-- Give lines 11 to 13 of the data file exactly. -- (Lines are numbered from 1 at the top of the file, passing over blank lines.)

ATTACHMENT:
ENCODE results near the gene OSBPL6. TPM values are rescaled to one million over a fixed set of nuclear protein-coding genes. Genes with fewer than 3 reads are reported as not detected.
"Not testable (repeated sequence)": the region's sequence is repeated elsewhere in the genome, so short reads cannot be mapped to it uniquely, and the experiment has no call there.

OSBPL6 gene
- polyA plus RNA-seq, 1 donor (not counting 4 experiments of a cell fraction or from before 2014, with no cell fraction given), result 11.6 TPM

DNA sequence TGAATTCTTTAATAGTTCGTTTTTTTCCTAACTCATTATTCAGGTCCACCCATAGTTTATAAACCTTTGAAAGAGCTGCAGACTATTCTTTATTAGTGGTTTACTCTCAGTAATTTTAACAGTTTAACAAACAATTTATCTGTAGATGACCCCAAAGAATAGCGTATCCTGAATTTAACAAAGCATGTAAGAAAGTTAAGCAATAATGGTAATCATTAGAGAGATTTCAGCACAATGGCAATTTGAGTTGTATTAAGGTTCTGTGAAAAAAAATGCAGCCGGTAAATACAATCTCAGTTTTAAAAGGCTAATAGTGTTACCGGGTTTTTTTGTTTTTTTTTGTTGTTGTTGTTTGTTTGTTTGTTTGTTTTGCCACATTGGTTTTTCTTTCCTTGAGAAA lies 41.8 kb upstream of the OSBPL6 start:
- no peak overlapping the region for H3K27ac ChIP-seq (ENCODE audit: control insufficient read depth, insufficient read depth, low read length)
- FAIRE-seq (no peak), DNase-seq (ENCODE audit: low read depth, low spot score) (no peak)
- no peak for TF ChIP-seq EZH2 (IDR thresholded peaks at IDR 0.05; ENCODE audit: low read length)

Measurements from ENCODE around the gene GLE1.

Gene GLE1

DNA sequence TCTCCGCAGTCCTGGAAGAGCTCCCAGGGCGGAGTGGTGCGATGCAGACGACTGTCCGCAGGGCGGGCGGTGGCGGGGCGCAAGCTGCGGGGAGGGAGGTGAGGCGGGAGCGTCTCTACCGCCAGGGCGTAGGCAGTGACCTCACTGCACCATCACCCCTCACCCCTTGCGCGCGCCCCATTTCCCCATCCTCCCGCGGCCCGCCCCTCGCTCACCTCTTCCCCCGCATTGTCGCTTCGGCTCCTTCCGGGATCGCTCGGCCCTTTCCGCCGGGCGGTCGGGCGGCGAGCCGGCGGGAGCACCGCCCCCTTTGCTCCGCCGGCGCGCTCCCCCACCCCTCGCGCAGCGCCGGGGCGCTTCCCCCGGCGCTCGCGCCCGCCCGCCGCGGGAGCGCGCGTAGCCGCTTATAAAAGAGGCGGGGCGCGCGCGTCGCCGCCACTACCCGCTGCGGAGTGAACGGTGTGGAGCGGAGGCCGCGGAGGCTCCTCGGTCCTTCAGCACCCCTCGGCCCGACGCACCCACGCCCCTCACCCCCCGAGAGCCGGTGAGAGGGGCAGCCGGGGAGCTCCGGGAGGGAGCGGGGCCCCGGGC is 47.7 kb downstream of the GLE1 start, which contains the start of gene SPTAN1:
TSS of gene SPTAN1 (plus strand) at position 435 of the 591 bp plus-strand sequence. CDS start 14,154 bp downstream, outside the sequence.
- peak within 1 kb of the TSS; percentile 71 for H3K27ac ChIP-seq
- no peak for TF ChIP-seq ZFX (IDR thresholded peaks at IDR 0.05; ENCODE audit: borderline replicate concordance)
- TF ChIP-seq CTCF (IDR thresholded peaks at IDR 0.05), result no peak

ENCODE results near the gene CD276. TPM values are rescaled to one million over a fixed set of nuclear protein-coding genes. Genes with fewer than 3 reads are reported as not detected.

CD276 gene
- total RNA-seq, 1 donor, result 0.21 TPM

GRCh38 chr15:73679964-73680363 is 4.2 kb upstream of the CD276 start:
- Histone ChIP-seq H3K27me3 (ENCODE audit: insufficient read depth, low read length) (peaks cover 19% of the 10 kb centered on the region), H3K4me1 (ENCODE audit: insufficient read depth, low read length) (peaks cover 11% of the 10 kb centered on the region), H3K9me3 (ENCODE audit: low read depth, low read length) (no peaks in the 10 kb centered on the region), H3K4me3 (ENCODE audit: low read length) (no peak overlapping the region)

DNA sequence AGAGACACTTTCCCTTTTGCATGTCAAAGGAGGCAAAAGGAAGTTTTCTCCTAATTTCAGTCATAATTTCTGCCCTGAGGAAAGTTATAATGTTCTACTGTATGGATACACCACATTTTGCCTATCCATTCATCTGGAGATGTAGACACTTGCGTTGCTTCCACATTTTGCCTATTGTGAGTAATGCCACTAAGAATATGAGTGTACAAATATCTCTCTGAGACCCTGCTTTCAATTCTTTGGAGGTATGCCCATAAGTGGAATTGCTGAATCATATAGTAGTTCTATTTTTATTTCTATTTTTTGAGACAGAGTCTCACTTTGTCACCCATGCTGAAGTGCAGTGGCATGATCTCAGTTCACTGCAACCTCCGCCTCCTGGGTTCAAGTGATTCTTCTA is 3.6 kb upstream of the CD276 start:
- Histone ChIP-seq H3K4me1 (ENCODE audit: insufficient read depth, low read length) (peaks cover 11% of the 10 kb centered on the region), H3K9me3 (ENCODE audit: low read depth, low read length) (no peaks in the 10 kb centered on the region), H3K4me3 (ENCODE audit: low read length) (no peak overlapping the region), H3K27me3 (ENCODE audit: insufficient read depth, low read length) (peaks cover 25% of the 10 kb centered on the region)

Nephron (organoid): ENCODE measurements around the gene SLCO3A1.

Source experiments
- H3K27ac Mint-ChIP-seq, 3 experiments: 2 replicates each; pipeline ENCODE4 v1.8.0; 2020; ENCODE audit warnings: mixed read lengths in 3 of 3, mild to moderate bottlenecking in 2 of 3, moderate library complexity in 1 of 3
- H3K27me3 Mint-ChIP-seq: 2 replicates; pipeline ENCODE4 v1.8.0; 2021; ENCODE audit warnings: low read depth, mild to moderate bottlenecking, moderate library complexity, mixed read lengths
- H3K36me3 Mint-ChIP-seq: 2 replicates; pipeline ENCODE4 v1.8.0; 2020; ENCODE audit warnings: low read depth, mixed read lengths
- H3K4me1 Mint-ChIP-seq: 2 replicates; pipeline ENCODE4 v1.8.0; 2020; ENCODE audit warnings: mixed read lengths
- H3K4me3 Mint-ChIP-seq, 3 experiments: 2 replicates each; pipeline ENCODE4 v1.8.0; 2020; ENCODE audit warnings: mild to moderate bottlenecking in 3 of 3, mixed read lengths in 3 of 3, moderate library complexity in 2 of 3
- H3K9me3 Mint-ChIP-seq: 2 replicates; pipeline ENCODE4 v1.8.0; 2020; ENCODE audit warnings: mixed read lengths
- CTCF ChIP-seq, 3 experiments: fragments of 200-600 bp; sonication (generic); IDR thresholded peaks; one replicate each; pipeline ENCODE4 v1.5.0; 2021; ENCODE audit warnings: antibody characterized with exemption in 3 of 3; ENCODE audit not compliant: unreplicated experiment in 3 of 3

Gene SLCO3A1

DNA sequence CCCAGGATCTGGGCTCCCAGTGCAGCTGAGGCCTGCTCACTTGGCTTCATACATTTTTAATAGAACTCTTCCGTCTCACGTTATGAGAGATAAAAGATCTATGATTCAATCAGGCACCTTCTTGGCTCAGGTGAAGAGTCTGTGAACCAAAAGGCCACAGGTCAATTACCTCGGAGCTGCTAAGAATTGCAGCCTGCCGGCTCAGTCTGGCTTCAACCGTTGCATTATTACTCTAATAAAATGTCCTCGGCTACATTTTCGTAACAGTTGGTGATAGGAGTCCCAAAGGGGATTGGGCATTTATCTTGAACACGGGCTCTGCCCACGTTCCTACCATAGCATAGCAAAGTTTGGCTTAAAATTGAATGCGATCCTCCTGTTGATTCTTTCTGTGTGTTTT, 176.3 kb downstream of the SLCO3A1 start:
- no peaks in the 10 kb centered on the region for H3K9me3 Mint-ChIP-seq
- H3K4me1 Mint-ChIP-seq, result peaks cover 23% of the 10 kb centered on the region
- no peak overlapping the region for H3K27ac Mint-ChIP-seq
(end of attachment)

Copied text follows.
DNA sequence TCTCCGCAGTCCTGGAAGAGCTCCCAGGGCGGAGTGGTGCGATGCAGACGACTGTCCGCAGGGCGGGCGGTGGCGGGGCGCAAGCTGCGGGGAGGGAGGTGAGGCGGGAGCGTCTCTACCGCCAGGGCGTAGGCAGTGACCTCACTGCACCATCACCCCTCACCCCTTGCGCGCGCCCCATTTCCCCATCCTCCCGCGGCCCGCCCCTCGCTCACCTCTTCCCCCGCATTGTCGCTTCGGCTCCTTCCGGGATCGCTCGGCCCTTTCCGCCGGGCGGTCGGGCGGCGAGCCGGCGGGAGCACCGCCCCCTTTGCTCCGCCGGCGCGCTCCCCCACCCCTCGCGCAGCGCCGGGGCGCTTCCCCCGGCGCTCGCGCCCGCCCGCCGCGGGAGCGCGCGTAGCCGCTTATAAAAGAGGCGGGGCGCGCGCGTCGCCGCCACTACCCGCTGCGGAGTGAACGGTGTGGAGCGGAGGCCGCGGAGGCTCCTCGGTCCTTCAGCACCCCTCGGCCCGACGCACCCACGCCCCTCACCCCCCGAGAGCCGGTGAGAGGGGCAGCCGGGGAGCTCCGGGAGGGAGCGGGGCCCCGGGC is 47.7 kb downstream of the GLE1 start, which contains the start of gene SPTAN1:
TSS of gene SPTAN1 (plus strand) at position 435 of the 591 bp plus-strand sequence. CDS start 14,154 bp downstream, outside the sequence.
- peak within 1 kb of the TSS; percentile 71 for H3K27ac ChIP-seq